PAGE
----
Calvin and Hobbes is the eternal, classic comic that everyone seems to have read as a young child. However, aside from being incredibly funny and entertaining, it is also one that teaches us a series of valuable life lessons. Although we don’t think of Bill Watterson’s brain child as a serious or profound comic, there are many life lessons that can be drawn from Calvin and Hobbes‘ adventures. Here are 5 that I’ll never forget:
1. Sometimes You Don’t Win
One of the worst feelings in the world is when you have to deal with a bully you simply can’t overcome. Normally, most bully stories end with the underdog outsmarting his or her adversary and finding a way to beat them. But in this story, there is no such ending and the result is somewhat depressing. In the comic strip below, Calvin has his toy truck stolen by the local school bully, Moe. The story ends with Calvin wandering off with his usual buddy Hobbes, but with no truck. The lesson here is that sometimes the bad guy wins. Not every story in your life is going to have a happy ending. Sometimes the bad guy wins and part of life is learning to cope with that. If there is one positive takeaway from Calvin’s tale it’s that having a buddy like Hobbes makes all the pain of the real world go away.
2. Everything Ends Eventually
This series of strips brings tears to even the most crying averse individuals out there. In this series, Calvin discovers a raccoon that is barely clinging to life. His family attempts to save it, but to no avail, and the raccoon eventually dies. This spurs a series of reflections from both his mother and Hobbes about the fragility of life. Of course, Bill Watterson ends the series with a promise between Calvin and Hobbes swearing not to leave each other any time soon. Although certainly not everyone’s first exposure to death, this series of comic strips is different from a typical exploration of the topic. Calvin and Hobbes taught us lessons on empathy, and just how quickly things on Earth can end for us all. Although he doesn’t lose anyone close to him, the death of this raccoon forces him to confront the tough topic head on.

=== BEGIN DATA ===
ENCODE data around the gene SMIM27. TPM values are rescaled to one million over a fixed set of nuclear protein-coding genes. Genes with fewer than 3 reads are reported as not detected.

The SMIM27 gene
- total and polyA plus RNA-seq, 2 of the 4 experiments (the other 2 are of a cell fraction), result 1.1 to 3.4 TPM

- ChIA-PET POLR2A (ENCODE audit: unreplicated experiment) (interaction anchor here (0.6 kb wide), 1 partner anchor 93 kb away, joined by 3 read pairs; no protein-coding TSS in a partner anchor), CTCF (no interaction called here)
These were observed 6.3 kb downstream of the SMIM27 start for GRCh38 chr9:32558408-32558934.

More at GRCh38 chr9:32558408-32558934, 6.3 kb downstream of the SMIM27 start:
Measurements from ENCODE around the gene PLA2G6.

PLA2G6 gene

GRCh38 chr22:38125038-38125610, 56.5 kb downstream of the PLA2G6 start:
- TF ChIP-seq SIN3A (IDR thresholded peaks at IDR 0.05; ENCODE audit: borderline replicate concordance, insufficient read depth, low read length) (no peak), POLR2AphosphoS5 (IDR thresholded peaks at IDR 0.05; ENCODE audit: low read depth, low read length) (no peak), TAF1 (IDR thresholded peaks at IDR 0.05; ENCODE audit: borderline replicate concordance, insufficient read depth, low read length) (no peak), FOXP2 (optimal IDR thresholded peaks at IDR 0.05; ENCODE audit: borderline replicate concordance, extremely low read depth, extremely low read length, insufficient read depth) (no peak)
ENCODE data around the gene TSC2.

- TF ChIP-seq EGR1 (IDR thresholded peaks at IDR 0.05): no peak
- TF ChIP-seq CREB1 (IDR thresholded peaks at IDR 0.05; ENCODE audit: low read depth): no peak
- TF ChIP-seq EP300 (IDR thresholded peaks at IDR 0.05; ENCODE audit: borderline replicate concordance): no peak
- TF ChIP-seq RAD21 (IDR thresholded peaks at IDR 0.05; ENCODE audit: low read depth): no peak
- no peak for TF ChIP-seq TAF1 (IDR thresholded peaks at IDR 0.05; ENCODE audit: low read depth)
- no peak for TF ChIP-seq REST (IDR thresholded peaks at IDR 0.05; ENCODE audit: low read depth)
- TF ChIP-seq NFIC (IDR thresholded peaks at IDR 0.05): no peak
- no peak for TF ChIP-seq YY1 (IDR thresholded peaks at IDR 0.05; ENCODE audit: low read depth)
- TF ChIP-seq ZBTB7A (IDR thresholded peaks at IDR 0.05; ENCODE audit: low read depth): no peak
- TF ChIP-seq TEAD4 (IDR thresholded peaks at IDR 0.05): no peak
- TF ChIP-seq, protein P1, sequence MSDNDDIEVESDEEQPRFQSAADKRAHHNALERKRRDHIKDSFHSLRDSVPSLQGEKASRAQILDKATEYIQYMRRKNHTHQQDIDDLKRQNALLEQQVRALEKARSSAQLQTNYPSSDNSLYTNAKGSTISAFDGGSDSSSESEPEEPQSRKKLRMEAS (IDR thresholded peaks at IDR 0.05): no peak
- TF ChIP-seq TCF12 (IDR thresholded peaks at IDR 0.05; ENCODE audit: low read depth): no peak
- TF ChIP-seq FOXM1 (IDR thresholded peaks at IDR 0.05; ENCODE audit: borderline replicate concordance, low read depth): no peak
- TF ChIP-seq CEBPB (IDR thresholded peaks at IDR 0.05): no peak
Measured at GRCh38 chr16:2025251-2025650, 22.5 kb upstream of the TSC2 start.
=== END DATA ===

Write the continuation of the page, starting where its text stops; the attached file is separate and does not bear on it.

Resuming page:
3. Compromise Really Sucks Sometimes
As an adult, compromise is something you learn to live with, but never learn to love. This lesson was first taught to me by Calvin when he is attempting to design his poster. While partnering with Hobbes, the two come into conflict over how to split the prize money. Should the majority go to Calvin who came up with the idea, or Hobbes who did the manual labor? There are greater philosophical arguments to be drawn from this debate, but the point is that at some point they agree on a classic 50/50 split. This leads Calvin to remark: “everyone hates a good compromise.” Boy did I find out that was true later in life! Whether it’s in a professional or personal setting, compromises aren’t the best of both worlds. Instead, as Calvin teaches us in this instance, more often than not, they wind up being the worst of both sides.
4. There’s Adventure Everywhere
A recurring theme throughout all of Calvin and Hobbes,’ shall we say misadventures, is that there is something fascinating about everything. There is wonder in the most insignificant details on our planet, we need only be willing to look at our surroundings through the right lens. Whether its blasting off into space in the middle of class, or transforming a simple cardboard box into either a transmogrifier or time machine. Calvin teaches us adventure can be found in the most mundane places with the most mundane things. It merely takes imagination and the right combination of people. Even in adult life, I find that the boring situations can be somewhat alleviated by allowing your mind to wander, or having a good conversation. In fact, perhaps what makes Calvin’s adventures so wonderful and magical is the fact they are all undertaken with his best friend not far behind him. There is no question then how Calvin is able to find such wonder in the world.
5. Good Friends Make All The Difference
The past few points have been dancing around this last one, but we’re finally getting to what I would call the most prominent part of Calvin and Hobbes‘ comicstrip: friendship. The relationship between Calvin and Hobbes is truly special as evidenced by, well Watterson’s entire body of work. What makes the strip special and all of their crazy adventures so memorable is that they have each other in all of them. Thus the last and most important takeaway from Calvin and Hobbes is that it’s not always the where, it’s the who. The people we surround ourselves with have such a huge impact on our lives and serve as a branch of how we interact with the world. Therefore it’s important that we be with people who can broaden our worldview and whose company we can enjoy. This life becomes more bearable and easier to get through when you have the right people by your side. Perhaps that’s really what Watterson was driving at when he made these characters. The world might be a terrible place to live in, but with the right friends, it doesn’t matter; even the worst of life becomes filled with magic.
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Featured image via Go Comics